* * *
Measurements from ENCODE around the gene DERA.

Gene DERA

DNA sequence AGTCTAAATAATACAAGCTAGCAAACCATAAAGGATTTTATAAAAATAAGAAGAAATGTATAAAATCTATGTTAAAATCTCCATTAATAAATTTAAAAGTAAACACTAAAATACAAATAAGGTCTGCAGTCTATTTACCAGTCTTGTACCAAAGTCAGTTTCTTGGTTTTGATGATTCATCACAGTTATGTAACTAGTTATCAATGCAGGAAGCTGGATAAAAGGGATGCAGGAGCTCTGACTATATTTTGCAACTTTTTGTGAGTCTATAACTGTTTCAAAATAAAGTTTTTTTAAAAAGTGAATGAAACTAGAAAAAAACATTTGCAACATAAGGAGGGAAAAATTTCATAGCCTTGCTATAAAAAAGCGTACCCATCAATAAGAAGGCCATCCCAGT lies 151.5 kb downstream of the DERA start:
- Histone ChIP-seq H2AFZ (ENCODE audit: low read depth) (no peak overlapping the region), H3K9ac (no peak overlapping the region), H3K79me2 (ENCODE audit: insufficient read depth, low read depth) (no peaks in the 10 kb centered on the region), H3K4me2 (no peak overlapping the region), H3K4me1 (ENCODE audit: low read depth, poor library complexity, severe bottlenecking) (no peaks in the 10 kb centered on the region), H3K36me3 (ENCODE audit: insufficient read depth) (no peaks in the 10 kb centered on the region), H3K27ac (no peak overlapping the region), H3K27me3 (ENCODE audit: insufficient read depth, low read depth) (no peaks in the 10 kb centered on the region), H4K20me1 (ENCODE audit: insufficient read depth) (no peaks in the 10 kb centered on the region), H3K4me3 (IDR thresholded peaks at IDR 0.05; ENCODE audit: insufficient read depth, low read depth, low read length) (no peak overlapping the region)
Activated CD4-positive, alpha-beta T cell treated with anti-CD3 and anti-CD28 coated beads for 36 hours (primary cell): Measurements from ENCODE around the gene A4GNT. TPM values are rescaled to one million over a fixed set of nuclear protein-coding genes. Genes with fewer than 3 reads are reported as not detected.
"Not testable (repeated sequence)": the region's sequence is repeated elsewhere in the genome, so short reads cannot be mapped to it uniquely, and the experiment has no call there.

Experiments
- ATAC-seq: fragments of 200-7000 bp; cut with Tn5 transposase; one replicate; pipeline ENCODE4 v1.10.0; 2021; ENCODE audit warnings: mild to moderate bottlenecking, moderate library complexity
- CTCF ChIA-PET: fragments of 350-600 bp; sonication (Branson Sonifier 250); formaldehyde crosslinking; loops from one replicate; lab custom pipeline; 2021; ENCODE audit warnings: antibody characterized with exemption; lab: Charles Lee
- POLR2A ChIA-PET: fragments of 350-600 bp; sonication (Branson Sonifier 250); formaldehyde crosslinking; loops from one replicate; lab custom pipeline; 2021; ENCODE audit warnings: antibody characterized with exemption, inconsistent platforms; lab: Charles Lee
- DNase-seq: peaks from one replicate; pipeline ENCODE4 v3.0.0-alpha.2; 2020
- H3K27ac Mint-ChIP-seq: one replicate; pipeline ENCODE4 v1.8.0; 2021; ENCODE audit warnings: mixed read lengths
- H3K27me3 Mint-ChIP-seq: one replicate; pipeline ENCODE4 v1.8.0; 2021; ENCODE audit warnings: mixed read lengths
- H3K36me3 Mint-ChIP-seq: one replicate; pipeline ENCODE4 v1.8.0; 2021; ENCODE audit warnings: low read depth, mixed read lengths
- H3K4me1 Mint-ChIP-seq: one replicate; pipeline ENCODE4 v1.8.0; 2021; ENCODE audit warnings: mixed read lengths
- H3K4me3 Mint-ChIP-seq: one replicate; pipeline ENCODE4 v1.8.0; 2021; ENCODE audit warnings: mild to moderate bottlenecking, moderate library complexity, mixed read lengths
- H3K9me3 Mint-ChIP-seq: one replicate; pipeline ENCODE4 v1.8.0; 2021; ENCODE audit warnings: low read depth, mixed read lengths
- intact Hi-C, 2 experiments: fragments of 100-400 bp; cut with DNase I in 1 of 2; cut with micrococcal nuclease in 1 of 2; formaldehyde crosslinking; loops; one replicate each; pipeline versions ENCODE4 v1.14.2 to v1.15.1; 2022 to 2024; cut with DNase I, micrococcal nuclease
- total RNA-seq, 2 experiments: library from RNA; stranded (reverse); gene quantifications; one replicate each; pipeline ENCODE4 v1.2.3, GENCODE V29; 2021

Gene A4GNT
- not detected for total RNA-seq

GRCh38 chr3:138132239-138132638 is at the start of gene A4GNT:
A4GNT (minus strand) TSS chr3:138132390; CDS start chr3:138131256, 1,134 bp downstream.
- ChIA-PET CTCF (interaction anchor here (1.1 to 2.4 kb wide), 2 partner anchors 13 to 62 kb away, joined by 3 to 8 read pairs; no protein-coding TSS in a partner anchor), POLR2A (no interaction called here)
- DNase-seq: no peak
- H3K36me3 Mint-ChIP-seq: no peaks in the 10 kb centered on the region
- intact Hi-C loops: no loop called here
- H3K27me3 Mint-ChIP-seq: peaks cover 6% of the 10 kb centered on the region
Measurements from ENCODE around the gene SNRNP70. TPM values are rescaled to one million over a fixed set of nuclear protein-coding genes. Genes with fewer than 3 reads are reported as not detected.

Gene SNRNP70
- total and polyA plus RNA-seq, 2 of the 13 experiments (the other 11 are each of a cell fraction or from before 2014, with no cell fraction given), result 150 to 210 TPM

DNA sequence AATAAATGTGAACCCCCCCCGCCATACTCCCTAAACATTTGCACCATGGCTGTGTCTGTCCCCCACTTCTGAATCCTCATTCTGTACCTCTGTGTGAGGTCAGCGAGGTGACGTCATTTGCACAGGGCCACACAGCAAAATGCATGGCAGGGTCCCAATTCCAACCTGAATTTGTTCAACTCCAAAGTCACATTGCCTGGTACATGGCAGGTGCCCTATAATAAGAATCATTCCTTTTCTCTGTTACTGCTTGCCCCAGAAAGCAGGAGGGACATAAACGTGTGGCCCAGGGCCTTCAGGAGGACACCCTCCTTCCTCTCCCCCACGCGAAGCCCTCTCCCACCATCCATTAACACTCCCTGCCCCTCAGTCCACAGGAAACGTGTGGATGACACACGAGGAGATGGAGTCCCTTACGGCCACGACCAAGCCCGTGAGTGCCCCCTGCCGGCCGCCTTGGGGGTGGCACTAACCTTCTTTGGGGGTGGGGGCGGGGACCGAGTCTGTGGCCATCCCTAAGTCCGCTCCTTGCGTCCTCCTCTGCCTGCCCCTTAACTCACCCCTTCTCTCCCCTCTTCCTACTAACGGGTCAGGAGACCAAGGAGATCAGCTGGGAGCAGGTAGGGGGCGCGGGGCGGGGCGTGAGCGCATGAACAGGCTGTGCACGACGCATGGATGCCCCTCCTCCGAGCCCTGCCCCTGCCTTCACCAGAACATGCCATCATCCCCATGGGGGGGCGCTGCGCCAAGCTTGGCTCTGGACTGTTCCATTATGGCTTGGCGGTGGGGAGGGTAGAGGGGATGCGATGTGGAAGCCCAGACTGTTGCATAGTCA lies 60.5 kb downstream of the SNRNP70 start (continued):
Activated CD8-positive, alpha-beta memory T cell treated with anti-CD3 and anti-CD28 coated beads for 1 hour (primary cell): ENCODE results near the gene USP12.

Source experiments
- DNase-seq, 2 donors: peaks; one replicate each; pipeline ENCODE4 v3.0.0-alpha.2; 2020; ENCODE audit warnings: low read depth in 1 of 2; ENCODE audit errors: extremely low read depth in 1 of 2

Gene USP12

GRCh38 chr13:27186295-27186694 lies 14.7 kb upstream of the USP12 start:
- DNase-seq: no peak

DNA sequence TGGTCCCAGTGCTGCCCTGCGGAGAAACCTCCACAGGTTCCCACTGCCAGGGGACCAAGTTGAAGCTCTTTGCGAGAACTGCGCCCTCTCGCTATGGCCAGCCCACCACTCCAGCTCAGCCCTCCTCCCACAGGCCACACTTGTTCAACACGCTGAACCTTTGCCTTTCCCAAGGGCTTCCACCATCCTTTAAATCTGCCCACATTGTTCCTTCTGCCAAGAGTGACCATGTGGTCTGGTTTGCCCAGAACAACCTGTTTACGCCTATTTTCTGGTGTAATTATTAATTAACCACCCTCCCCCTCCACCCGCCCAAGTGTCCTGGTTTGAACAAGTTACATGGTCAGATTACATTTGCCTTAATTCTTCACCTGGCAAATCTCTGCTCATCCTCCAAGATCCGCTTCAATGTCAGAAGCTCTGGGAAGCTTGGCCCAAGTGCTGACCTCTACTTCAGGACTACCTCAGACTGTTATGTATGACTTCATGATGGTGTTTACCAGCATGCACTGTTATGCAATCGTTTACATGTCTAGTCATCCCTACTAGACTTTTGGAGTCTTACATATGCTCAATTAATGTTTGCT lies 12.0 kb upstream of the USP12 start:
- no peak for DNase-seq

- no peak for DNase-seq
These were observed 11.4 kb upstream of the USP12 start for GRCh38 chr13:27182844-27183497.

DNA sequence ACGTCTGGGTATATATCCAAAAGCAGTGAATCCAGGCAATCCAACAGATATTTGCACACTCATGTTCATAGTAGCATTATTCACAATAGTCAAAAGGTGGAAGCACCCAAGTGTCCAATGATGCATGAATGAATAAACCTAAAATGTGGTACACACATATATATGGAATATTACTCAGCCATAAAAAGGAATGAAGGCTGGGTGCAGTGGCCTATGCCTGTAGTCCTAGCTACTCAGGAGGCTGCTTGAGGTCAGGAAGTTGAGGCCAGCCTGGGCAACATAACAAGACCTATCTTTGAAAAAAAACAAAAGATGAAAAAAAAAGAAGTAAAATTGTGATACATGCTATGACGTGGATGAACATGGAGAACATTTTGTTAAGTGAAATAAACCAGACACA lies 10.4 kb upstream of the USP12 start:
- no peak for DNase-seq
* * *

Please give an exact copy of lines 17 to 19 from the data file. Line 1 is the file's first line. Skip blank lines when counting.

- H3K9me3 Mint-ChIP-seq: one replicate; pipeline ENCODE4 v1.8.0; 2021; ENCODE audit warnings: low read depth, mixed read lengths
- intact Hi-C, 2 experiments: fragments of 100-400 bp; cut with DNase I in 1 of 2; cut with micrococcal nuclease in 1 of 2; formaldehyde crosslinking; loops; one replicate each; pipeline versions ENCODE4 v1.14.2 to v1.15.1; 2022 to 2024; cut with DNase I, micrococcal nuclease
- total RNA-seq, 2 experiments: library from RNA; stranded (reverse); gene quantifications; one replicate each; pipeline ENCODE4 v1.2.3, GENCODE V29; 2021